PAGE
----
Student Profiles - Carlos Ortega
Carlos Ortega Earns $10,000 Pister Scholarship to UCSC
Ortega, a member of Phi Theta Kappa and Dean’s List recipient the past five terms, is the first person in his family to attend college and he works 40 to 50 hours per week as a self-employed furniture mover.
Carlos Ortega, the Vice President of Finance of Cañada’s Phi Theta Kappa chapter, has been named a recipient of the Karl S. Pister Leadership Opportunity Scholarship at UC Santa Cruz. The Pister scholarship was established to help the most promising students from regional community colleges transfer to UCSC. All recipients receive a $10,000 scholarship for each of two years, as well as the support of a strong academic mentoring program and assistance finding paid summer work experience in a field that complements their studies. Former UCSC Chancellor Karl S. Pister designed the program.
“It’s truly an honor to receive this award,” Ortega said.
Ortega, a global economics major, will be turning down the scholarship as he has been accepted to UC Berkeley, his first choice of schools. "Hopefully another deserving student will be able to use the scholarship," he said. "It's been a dream of mine to attend Berkeley, so I'm very excited for Fall Semester to begin."
Ortega grew up in a poor, uneducated household and he does not receive financial support from his divorced parents. “The BOG waiver and Pell Grant have allowed me to work a little less and better concentrate on my studies,” he said. Still, Ortega estimates he works 30+ hours per week as a handyman and fine furniture mover to help make ends meet. “It would be difficult for me to succeed academically at a university without the assistance of financial aid or a scholarship,” he said.
Ortega had a difficult childhood and had relocated twelve times by the time he was
15. He lived in an upholstery shop owned by his father’s friend, fashioning a mattress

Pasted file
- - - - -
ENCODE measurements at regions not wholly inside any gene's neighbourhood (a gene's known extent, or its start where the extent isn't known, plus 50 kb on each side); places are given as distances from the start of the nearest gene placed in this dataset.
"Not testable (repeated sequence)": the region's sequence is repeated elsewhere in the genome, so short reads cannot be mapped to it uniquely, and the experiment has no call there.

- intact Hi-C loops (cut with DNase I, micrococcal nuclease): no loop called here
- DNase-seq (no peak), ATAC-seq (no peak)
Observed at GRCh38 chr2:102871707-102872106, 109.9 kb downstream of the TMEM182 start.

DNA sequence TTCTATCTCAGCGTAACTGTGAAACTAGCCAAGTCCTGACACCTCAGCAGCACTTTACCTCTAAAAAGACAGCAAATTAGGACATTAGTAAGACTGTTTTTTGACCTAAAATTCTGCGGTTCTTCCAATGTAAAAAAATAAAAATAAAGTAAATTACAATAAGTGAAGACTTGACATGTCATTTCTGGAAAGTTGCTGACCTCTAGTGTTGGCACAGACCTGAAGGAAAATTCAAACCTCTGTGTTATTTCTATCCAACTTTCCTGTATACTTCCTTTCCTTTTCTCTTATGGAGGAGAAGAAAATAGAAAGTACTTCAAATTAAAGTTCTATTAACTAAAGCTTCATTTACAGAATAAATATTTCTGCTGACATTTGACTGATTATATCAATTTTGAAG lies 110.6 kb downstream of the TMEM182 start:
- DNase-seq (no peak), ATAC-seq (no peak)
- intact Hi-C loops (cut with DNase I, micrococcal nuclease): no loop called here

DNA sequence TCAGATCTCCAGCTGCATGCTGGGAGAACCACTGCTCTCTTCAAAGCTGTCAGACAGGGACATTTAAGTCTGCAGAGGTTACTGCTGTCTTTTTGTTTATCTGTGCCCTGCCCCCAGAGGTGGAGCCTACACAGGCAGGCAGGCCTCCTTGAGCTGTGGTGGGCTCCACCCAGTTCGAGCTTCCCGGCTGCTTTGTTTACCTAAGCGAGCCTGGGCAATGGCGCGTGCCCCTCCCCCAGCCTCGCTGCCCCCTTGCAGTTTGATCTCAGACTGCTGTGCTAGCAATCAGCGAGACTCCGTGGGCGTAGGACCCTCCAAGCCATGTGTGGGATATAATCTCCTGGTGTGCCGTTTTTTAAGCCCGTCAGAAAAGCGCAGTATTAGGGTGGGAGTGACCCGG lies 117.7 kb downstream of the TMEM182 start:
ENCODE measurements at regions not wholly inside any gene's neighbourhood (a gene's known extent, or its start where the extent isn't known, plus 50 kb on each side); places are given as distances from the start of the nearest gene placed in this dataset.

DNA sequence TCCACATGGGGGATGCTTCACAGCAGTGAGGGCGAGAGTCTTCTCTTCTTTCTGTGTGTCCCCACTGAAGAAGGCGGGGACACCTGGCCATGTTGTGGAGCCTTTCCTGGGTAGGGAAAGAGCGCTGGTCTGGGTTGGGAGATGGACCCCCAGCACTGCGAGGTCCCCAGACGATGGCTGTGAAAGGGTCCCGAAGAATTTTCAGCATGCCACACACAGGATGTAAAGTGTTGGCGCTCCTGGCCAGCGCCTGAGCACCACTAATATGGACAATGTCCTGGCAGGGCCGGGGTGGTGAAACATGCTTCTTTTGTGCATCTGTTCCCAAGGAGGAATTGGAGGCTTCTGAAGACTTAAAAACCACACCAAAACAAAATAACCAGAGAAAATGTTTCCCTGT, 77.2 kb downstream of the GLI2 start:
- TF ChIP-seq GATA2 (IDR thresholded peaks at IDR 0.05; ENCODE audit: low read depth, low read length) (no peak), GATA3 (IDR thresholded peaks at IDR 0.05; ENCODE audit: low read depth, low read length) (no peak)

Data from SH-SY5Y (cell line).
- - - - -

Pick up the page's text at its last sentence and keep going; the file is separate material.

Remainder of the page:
out of pieces of foam remnants. He began stealing food, clothes, and car stereos to
meet his basic needs but that lifestyle became dangerous so he dropped out of high
school in his senior year to take on a full-time job.
He began working for a fine furniture store as a mover. He quickly rose through the ranks and eventually became the warehouse manager, in charge of millions of dollars of merchandise. He was leading a six-man crew and was soon making logistical improvements in the warehouse operations to make it more efficient.
“I’m thankful for my time as manager and the invaluable skills I’ve learned from that powerful experience,” he said. “Today, I use these skills while planning events and fundraisers with the honors society on campus. I am able to see potential problems in budgeting and logistics and prepare myself, and fellow members, to deal with such issues.”
Interim President Jim Keller said Carlos is a student-leader committed to receiving a quality education. “He has had to overcome immense obstacles to an education which would have been far too daunting for most other people in our society. He did this entirely on his own initiative, without family assistance or any of the usual support mechanisms of a functioning family.”
Ortega said academically he was immediately drawn to economic theory, calculus, and the mathematical formality of economic analysis. “Examining global and local events and pressing issues unfolding around me, I realize that economic analysis is essential to prescribe solutions,” he said. “I strive to dedicate my life to such a discipline that has the potential to positively affect societies on both the local and global level.”
Ortega said he would like to eventually work for the International Monetary Fund or the World Bank. “I believe the next step toward achieving my goal is to study in a culturally diverse setting, such as the University of California educational system. I want to study under cutting-edge professors with different outlooks.”